The Human Security Report has become well-known for its argument, backed up by careful statistical analysis, that wars are becoming less common since the early 1990s, and also becoming less lethal. The new HSR study, ‘The Shrinking Costs of War’, brings new data to bear on this question, and makes stronger claims than in previous editions. In particular, the Human Security Report argues that population death rates actually fall in many protracted wars, because improved health care for the general population outweighs the deaths caused by violence and disruption. This is sure to be controversial, and it would have been useful if the Report made a clear distinction between smaller and larger wars and clarified whether this claim holds for both. Another striking and controversial claim, is that the very high levels of estimated excess mortality in the Democratic Republic of Congo (5.4 million) are exaggerated by a factor of three. If correct, this would compel a rethinking of Congo — but would still make it Africa’s most costly conflict in terms of human life over the last decade. The Human Security Report press release is available here: Shrinking Costs of War Press Release. The full report is available on […]
Once upon a time, ordinary Sudanese citizens followed a set of social mores that we all understood. Everyone’s door was open – it had to be so because nobody had a working telephone. Even the highest officials in the land were accessible, more often at home than in the office. Today, only pensioners can recall those days when Khartoum was an egalitarian city. Years ago, we expected public institutions to function in an orderly and predictable way. The Gezira board was the model for how a government should operate, crunching its numbers with total impartiality. Now it is a miracle if a civil servant follows the rules, and probably he doesn’t even know the rules. We have judges who don’t understand the basics of law and teachers who are barely literate. But it’s not just a question of low standards, it’s that the citizenry’s interaction with the public authorities consists in a lottery, the outcome of which depends on personal relationships, money and sheer luck. This is a deep structural feature of our political economy. Commerce follows the same pattern. Every investment is geared towards a quick return, to be extracted as quickly as possible, never mind the consequences. The […]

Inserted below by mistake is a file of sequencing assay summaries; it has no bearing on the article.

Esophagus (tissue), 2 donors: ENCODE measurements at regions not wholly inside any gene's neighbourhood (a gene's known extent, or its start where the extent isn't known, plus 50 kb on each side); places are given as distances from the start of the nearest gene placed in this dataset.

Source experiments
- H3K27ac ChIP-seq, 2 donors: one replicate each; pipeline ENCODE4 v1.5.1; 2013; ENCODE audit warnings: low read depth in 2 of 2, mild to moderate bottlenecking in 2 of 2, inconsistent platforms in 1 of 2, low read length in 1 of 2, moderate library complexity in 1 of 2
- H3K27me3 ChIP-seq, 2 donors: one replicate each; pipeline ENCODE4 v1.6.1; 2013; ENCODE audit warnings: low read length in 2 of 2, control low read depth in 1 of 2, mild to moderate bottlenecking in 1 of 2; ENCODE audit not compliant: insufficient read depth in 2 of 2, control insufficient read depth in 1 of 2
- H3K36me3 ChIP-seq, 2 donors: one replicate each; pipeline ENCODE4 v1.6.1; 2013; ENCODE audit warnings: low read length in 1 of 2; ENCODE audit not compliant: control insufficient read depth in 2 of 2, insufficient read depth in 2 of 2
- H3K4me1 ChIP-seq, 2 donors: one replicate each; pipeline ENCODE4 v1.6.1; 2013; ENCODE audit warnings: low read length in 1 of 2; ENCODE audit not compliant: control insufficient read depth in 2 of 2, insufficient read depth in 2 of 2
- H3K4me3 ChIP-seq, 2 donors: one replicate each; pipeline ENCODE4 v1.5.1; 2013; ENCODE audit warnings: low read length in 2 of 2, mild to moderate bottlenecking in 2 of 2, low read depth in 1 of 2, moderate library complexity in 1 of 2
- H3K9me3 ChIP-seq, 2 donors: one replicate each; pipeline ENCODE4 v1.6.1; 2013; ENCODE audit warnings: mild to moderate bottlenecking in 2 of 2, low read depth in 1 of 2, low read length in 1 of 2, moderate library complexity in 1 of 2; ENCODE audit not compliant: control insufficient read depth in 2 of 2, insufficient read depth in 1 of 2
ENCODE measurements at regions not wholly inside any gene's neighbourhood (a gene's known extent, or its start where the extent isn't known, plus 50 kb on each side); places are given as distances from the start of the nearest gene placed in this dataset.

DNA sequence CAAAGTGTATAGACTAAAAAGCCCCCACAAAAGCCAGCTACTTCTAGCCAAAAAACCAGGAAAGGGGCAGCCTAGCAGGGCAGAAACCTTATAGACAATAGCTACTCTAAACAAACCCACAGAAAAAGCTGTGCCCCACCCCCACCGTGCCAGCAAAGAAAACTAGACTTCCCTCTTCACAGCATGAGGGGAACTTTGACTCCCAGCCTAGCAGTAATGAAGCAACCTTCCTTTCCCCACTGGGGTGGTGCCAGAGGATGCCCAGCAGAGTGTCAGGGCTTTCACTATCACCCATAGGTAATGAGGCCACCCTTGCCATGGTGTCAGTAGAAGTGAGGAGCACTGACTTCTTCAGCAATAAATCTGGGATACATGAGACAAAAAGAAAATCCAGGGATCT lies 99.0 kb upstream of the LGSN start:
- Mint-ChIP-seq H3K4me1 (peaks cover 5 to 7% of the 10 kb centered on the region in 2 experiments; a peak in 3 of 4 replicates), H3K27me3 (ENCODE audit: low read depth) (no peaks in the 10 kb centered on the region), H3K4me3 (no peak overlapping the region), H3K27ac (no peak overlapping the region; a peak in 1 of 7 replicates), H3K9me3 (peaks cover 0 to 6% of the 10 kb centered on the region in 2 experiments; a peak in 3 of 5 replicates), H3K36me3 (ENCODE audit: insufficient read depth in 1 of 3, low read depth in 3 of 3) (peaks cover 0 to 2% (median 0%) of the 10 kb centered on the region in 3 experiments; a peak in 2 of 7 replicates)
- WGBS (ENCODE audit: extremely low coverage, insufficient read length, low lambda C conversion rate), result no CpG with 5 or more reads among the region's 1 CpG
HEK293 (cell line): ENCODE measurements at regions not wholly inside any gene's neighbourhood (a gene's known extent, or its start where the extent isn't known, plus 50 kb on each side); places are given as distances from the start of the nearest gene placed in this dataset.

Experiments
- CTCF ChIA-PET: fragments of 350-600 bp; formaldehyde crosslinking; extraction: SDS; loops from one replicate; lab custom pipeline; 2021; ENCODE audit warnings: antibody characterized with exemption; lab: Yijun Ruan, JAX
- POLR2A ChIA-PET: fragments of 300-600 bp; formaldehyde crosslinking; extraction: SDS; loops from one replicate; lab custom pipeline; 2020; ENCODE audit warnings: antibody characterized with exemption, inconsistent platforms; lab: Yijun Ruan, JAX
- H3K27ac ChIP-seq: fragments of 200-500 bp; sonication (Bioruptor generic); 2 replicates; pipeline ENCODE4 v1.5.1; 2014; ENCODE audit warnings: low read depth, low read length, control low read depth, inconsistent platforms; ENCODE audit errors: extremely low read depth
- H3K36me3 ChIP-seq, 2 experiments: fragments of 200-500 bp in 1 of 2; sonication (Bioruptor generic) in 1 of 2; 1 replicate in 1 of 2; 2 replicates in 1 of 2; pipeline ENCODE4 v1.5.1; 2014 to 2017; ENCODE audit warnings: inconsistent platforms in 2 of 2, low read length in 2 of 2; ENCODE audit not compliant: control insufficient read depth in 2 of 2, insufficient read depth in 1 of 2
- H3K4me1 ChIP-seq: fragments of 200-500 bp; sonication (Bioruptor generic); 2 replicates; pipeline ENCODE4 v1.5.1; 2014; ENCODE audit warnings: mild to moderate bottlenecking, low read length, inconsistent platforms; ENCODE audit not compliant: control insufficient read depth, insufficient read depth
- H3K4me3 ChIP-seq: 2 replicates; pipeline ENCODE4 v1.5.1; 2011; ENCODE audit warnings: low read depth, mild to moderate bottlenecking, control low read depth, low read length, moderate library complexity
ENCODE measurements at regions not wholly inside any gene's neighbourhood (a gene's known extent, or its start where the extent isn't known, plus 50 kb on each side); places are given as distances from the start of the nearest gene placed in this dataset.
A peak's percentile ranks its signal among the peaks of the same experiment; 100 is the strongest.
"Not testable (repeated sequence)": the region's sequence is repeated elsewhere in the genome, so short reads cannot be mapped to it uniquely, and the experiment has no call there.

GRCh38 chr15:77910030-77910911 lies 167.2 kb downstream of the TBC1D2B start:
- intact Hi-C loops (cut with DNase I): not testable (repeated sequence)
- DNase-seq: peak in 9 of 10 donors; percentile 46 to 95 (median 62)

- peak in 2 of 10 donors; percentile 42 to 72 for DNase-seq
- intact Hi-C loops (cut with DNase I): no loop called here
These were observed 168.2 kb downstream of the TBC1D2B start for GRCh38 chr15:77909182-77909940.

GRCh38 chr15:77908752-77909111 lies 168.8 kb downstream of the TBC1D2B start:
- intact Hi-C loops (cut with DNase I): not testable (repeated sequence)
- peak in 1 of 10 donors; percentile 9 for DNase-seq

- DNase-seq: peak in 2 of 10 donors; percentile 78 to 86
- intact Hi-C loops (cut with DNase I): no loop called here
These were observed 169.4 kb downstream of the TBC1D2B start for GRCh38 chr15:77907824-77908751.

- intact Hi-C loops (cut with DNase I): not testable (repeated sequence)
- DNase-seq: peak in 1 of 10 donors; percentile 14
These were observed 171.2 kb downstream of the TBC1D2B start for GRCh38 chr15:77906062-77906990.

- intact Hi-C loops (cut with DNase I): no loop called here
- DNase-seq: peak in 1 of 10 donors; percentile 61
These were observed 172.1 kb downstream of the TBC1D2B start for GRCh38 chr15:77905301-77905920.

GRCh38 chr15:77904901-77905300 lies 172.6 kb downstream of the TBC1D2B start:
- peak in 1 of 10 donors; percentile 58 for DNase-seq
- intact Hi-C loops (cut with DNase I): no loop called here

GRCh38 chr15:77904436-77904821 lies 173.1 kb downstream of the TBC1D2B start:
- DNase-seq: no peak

Jérôme Tubiana has published an article under this name in a recent issue of the London Review of Books. It provides a rare, ethnographic, field-based account of the conflict in eastern Chad, including both its links to Darfur and its own unique features.
The Harmonised Draft Constitution’s provisions on citizenship go a long way to resolving the problems of belonging to and identification with Kenya that pertain today. Through those provisions, Kenyans will finally propel themselves into the 21st century world—which is a world far beyond the limited conception of an ethnically and racially homogenous and patriarchal single-nation state. If it were to be on those provisions alone that the referendum’s outcome was to be determined, the Harmonised Draft Constitution would and should pass.